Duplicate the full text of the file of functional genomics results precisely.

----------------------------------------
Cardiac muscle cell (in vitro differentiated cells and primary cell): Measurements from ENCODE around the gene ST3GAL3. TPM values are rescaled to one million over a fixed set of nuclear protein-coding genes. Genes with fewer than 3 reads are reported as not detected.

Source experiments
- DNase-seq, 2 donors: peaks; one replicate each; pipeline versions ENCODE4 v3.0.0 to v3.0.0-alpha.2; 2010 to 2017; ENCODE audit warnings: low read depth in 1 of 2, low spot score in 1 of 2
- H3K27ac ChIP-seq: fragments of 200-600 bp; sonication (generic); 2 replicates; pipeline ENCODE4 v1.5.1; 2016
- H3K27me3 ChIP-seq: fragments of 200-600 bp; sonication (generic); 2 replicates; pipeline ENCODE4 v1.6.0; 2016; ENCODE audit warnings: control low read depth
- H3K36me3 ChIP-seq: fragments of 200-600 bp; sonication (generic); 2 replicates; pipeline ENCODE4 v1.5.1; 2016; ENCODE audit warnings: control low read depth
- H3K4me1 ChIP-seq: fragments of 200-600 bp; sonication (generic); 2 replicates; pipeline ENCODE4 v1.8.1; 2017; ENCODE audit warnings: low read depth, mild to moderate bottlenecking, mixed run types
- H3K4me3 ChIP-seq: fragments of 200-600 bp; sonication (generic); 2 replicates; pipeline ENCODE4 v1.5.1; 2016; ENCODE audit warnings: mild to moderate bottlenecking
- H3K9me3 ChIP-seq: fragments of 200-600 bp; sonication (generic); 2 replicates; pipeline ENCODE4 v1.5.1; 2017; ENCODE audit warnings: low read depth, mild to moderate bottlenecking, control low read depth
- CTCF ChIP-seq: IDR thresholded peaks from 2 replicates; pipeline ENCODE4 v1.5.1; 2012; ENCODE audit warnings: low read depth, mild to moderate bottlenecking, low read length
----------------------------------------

Cardiac muscle cell (in vitro differentiated cells and primary cell): Measurements from ENCODE around the gene ST3GAL3. TPM values are rescaled to one million over a fixed set of nuclear protein-coding genes. Genes with fewer than 3 reads are reported as not detected.

Source experiments
- DNase-seq, 2 donors: peaks; one replicate each; pipeline versions ENCODE4 v3.0.0 to v3.0.0-alpha.2; 2010 to 2017; ENCODE audit warnings: low read depth in 1 of 2, low spot score in 1 of 2
- H3K27ac ChIP-seq: fragments of 200-600 bp; sonication (generic); 2 replicates; pipeline ENCODE4 v1.5.1; 2016
- H3K27me3 ChIP-seq: fragments of 200-600 bp; sonication (generic); 2 replicates; pipeline ENCODE4 v1.6.0; 2016; ENCODE audit warnings: control low read depth
- H3K36me3 ChIP-seq: fragments of 200-600 bp; sonication (generic); 2 replicates; pipeline ENCODE4 v1.5.1; 2016; ENCODE audit warnings: control low read depth
- H3K4me1 ChIP-seq: fragments of 200-600 bp; sonication (generic); 2 replicates; pipeline ENCODE4 v1.8.1; 2017; ENCODE audit warnings: low read depth, mild to moderate bottlenecking, mixed run types
- H3K4me3 ChIP-seq: fragments of 200-600 bp; sonication (generic); 2 replicates; pipeline ENCODE4 v1.5.1; 2016; ENCODE audit warnings: mild to moderate bottlenecking
- H3K9me3 ChIP-seq: fragments of 200-600 bp; sonication (generic); 2 replicates; pipeline ENCODE4 v1.5.1; 2017; ENCODE audit warnings: low read depth, mild to moderate bottlenecking, control low read depth
- CTCF ChIP-seq: IDR thresholded peaks from 2 replicates; pipeline ENCODE4 v1.5.1; 2012; ENCODE audit warnings: low read depth, mild to moderate bottlenecking, low read length